Intimate Friendship

Kinship In The Age of Social Media

I was challenged a couple of weeks ago to not discuss friendship in the abstract or generically, but to “get into the personal particulars” of true friendship.

Diving deep into friendship can be tough. But let’s do it anyway.

In discussing true intimate friendship, a couple of great examples come immediately to mind. The first being the Apostle Paul and his relationship with Timothy. The second being The Inklings (C.S. Lewis, J.R.R. Tolkien, Owen Barfield, Charles Williams).

Wise Circle Alli Worthington

photo credit: Alli Worthington

The word “intimate” is so often attached to a sexual relationship today. I believe it skews our thinking of how deep a relationship can be with the sexual aspect being included.

Here are a couple of definitions from Merriam Webster online.

:a very close friend or confidant :  an intimate friend

:having a very close relationship : very warm and friendly : very personal or private : involving sex or sexual relations
As you can see, sex and sexual relations are only a very small part of the definition. I personally love the idea of “confidant” as it relates to an intimate friendship.

The Inklings were certainly confidants of each other. Four men meeting frequently to discuss their ideas and writings. I think most importantly to discuss the ideas and writings they were working on. It is difficult for a writer to share the inner workings of creating a book. Writing is very personal. It comes from the depths of the soul. I believe this is even more valid for fiction writers. Can you imagine the discussion about the worlds created by Tolkien? To share those ideas and help one another flesh out grand ideas, takes true intimacy and trust.

A great resource to learn more about the deep, intimate, relationship of these men, is an incredible blog written by Jamie Lapeyrolerie called Book and Beverages. Jamie has curated a great series on The Inklings.

The other intimate relationship I mention, of Paul and Timothy, can be discussed at length too.

Timothy was Paul’s right hand man. If Paul needed something done, something attended to, Timothy was there for him.

Timothy was such an integral part of Paul’s life at the end, that he essentially called him a son.

Paul wrote two letters to Timothy that became part of the modern-day Bible. That’s how important their relationship was to the kingdom of God. Their intimate relationship was used to spread the Gospel story around the world, then and now.

Paul was in and out of prison during their relationship. In fact, the 2nd letter to Timothy was written from prison.

Paul trusted Timothy to work in the growing population of Christians as his personal mouthpiece. Paul could not travel freely, so he sent Timothy.

How much do you trust your intimate friends? Paul trusted his intimate friend to share the most important message in the history of the world. That’s next level trust.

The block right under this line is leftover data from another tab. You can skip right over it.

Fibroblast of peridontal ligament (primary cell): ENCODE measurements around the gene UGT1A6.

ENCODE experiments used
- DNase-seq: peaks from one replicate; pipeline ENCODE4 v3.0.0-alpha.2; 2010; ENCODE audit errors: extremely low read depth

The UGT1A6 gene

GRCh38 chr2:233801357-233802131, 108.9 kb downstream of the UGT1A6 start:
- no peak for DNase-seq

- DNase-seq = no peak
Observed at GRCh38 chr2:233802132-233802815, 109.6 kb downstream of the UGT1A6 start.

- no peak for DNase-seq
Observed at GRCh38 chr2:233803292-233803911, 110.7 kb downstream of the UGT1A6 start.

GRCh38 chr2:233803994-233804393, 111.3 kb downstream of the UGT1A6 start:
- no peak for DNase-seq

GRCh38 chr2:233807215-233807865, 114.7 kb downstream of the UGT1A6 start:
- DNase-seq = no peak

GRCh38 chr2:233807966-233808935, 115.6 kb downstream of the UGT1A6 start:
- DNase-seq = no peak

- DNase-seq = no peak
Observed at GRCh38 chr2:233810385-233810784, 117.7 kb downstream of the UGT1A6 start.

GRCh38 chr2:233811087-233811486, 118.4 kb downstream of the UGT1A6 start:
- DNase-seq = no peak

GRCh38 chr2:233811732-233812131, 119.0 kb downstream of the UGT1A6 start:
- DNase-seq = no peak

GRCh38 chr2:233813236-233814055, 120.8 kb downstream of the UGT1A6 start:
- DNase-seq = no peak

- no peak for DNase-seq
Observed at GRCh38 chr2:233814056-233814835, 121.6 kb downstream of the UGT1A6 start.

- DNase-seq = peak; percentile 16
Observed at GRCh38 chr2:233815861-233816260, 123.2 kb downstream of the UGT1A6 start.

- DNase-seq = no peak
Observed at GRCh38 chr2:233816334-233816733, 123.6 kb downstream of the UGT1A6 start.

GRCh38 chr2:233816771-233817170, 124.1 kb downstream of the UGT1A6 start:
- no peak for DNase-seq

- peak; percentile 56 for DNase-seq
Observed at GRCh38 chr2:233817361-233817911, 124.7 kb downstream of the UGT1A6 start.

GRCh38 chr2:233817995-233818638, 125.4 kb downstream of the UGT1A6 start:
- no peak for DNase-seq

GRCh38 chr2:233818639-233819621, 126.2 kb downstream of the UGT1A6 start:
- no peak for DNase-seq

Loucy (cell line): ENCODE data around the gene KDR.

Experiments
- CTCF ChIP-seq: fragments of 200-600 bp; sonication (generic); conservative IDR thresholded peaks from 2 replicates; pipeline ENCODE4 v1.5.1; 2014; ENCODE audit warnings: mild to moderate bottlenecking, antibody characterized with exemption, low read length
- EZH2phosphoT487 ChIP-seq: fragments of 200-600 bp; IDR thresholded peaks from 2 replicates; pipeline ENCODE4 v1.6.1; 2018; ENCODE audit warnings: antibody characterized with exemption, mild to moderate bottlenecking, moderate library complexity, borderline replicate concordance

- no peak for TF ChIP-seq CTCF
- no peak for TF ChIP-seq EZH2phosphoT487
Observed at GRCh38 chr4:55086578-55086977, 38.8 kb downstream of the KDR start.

Do you have anyone this intimate in your life?

Is it possible to have this level of intimacy in our modern-day lives?

Is there anything holding us back from creating these deep levels of intimacy?

I’m currently trying to develop these kinds of relationship with a few people. It isn’t easy. Hard work is involved. But I believe it is worth it.

Please note: I reserve the right to delete comments that are offensive or off-topic.

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12 thoughts on “Intimate Friendship

  1. I have a friendship with a male that has that level of intimacy. We’ve known each other for over 20 years and have never had a hard time reaching out to each other about personal information. He helped through a divorce and the death of both of my parents. I don’t know where I would be right now if weren’t for him.

      • He lives in Portage. We text quite a bit, talked more often when I lived down there. Sometimes we go a week or more without communicating, but it is never because the friendship is fading.

  2. My BFF and I are very close. We met about 10 years ago when our husbands were in the same squadron. She lived across the street. We’ve both had times were we had to stop everything and be there for each other. Sometimes we go a week or so without talking just because we both have grown kids and family in different states. One of us is always traveling. However, each time we talk, it’s like we’re still across the street from each other. I trust her with my life.

  3. My husband has those kinds of friends. We have opened our home when they were in need. We have attended, weddings, divorce parties, graduations, swearing-ins, and funerals for and with them. We go through periods where we see them monthly, then go for months without hearing from them. My husband always says they are the kind of friends who would help hide the body.

    The “wives” of the guys are along for the ride. We are that close. I have some friendships I’m building, but nothing that close, yet. AND I have a friendship/teacher/mentor relationship which I am building, which has become very friendly intimate due to life circumstances.

    • Life circumstances do bring people together. Creating these intimate friendships outside of trials and struggles takes a lot more work. It requires people to open up about past trials.

  4. As an only child, my friends become like siblings. It’s been that way for years with me. I believe that the few I am that close to would be there for me no matter what. I understand what Brian said, about your friends helping through divorce. Mine sure did. That was a rough time for me. Everything I knew was shaken and seemed to be a lie. I am so thankful for the people I’m closest to.

    • I’ve been having some enlightening conversations with a few people who are an only child. Definitely a different perspective on the conversation.